Most of Saudi Arabia’s efforts toward solving its unemployment programs have gone toward finding jobs for men. But not all of them.
The Saudi government has “feminized” lingerie and women’s accessories shops, permitting only Saudi women to work in them and limiting the access to those shops by males. Now, Saudi Gazette reports, gold and jewelry shops are coming into focus as a women-only domain. New regulations are being kicked around that will see women as the primary employees of these shops, though details are still to be worked out. The women will replace mostly expat employees, most of whom come from S. Asia.
I’m not sure that 100% of jewelry and gold shops can work with only-female staff. Saudi men do buy jewelry and not always in the company of their wives. Some sort of accommodation will have to be found for them. Whatever the solution, the cost of jewelry will go up as shop owners have to make changes to make their shops suitable for female employees. The government might offer one-time financial assistance in making these changes, but that will have to be addressed in the regulations.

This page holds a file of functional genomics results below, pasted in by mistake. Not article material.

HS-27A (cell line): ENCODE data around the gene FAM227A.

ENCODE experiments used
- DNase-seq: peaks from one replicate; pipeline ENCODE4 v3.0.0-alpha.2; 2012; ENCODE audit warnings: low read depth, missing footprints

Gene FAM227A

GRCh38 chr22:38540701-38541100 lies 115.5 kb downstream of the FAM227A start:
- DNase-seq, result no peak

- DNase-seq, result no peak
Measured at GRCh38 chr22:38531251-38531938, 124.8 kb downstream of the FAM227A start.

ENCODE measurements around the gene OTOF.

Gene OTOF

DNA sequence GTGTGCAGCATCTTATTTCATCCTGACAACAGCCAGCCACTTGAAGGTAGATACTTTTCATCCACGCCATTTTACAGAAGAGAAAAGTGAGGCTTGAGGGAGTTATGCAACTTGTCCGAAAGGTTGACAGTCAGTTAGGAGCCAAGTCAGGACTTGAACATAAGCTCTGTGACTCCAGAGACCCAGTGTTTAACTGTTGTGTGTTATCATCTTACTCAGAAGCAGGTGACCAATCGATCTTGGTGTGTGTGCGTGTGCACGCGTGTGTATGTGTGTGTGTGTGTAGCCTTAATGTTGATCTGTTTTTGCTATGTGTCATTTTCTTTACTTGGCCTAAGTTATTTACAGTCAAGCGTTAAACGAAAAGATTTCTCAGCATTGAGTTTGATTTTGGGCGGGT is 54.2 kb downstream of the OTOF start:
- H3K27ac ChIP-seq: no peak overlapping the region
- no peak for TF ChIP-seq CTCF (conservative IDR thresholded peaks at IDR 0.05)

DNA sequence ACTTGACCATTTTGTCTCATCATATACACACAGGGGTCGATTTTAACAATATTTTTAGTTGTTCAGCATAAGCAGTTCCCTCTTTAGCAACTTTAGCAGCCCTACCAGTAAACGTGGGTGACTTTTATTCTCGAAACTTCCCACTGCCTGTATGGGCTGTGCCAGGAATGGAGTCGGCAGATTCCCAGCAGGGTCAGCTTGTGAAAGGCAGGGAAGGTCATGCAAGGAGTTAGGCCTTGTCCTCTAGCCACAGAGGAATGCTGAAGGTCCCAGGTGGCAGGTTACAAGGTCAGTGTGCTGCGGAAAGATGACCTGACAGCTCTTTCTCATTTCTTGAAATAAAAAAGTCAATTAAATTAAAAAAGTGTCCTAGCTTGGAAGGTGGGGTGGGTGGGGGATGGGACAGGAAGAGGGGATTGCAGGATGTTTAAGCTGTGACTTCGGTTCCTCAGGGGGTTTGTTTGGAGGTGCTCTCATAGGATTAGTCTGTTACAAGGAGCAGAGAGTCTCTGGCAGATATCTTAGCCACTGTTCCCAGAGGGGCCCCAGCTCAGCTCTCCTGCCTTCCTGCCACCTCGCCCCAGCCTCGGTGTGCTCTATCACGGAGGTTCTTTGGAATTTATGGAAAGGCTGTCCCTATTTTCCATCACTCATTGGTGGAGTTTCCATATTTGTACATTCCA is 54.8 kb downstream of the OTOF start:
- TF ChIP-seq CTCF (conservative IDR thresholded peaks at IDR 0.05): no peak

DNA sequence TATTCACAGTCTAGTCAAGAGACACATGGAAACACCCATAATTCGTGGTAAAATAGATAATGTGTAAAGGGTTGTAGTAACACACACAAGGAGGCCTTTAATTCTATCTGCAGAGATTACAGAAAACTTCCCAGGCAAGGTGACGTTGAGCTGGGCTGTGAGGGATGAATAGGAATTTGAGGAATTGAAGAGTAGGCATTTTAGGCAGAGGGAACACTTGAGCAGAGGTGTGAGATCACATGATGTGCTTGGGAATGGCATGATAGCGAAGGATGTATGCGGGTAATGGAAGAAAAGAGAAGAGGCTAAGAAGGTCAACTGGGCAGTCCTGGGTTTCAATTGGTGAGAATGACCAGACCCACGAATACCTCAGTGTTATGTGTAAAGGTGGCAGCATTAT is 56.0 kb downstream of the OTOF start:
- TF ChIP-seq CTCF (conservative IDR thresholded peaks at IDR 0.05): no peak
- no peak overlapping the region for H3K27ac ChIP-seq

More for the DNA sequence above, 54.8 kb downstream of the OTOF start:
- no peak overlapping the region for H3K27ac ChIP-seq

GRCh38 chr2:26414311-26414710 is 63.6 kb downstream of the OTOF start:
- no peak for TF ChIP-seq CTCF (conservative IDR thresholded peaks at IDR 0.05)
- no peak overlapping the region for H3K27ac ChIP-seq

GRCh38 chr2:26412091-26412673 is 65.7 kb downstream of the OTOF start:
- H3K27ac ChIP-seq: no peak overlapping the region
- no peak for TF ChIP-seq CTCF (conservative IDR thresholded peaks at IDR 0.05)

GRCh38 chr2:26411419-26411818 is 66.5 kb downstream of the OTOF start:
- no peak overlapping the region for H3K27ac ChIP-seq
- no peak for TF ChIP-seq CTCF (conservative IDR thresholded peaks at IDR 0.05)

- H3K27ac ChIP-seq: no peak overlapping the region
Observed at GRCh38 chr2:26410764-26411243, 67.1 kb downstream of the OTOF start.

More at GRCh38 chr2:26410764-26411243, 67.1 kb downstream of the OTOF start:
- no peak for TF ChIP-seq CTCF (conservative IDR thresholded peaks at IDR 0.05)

Move afoot to employ women in jewelry shops
Naheel Abdullah | Saudi Gazette
JEDDAH — The Ministry of Labor is working on a new regulation to employ Saudi women at jewelry shops, according to Fahd Al-Tekhaifi, deputy minister for special programs.
The ministry will soon post the draft regulation on its electronic gate of “Together We Improve” in order to have feedback from businessmen, jobseekers and members of society prior to finalizing the regulation.
Al-Tekhaifi said the ministry considers that jewelry shops are one of the major areas that can provide jobs for a large number of young women jobseekers. He noted that jewelries and gold market are one of the key areas designated for Saudization as per a royal decree issued three years ago. Owners of jewelry shops will be instructed to employ Saudi women after meeting all the terms and conditions put forward by the ministry in this respect, he said.